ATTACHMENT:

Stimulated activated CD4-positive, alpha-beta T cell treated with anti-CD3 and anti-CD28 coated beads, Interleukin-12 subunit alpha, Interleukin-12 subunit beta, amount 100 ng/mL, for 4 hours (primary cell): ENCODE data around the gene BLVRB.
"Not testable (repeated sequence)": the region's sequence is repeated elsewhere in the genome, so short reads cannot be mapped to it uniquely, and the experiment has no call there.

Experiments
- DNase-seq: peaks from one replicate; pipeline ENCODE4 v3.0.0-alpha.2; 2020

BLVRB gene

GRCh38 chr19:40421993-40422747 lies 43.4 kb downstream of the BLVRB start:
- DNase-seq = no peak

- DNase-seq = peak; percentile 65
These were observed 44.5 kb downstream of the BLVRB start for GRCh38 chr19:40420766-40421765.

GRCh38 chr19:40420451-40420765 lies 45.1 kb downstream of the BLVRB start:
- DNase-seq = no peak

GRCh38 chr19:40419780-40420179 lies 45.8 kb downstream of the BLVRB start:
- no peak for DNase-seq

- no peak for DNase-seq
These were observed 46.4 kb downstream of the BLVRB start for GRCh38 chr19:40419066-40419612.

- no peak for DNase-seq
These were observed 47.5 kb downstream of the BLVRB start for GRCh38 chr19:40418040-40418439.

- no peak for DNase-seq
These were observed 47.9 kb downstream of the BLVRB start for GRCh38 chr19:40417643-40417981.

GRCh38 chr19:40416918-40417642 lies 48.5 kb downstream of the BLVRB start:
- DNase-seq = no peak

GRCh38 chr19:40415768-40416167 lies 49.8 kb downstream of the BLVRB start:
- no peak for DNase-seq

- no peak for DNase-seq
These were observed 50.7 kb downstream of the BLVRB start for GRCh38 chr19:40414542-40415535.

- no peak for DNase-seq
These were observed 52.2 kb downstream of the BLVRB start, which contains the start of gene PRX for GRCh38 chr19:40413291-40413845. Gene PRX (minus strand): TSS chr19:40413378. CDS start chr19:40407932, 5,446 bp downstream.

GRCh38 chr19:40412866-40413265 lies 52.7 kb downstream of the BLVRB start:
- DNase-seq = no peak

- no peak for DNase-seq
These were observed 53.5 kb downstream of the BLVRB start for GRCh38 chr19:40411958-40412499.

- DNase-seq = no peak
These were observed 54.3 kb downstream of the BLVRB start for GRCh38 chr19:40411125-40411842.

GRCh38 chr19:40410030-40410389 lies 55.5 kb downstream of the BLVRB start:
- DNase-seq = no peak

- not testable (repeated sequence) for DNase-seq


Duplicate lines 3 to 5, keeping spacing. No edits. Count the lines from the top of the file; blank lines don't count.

Experiments
- DNase-seq: peaks from one replicate; pipeline ENCODE4 v3.0.0-alpha.2; 2020

BLVRB gene